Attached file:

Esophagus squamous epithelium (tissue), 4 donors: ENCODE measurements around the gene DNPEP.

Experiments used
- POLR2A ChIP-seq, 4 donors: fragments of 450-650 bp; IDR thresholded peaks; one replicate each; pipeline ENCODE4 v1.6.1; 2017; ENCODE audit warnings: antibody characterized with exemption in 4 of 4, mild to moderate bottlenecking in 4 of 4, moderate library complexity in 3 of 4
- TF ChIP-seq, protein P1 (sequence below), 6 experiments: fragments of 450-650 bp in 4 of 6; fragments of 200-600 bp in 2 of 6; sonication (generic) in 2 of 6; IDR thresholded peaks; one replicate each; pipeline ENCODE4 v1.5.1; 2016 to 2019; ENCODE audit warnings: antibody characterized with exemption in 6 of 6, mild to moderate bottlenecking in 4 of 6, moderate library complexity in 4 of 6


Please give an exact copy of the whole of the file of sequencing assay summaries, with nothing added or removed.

Esophagus squamous epithelium (tissue), 4 donors: ENCODE measurements around the gene DNPEP.

Experiments used
- POLR2A ChIP-seq, 4 donors: fragments of 450-650 bp; IDR thresholded peaks; one replicate each; pipeline ENCODE4 v1.6.1; 2017; ENCODE audit warnings: antibody characterized with exemption in 4 of 4, mild to moderate bottlenecking in 4 of 4, moderate library complexity in 3 of 4
- TF ChIP-seq, protein P1 (sequence below), 6 experiments: fragments of 450-650 bp in 4 of 6; fragments of 200-600 bp in 2 of 6; sonication (generic) in 2 of 6; IDR thresholded peaks; one replicate each; pipeline ENCODE4 v1.5.1; 2016 to 2019; ENCODE audit warnings: antibody characterized with exemption in 6 of 6, mild to moderate bottlenecking in 4 of 6, moderate library complexity in 4 of 6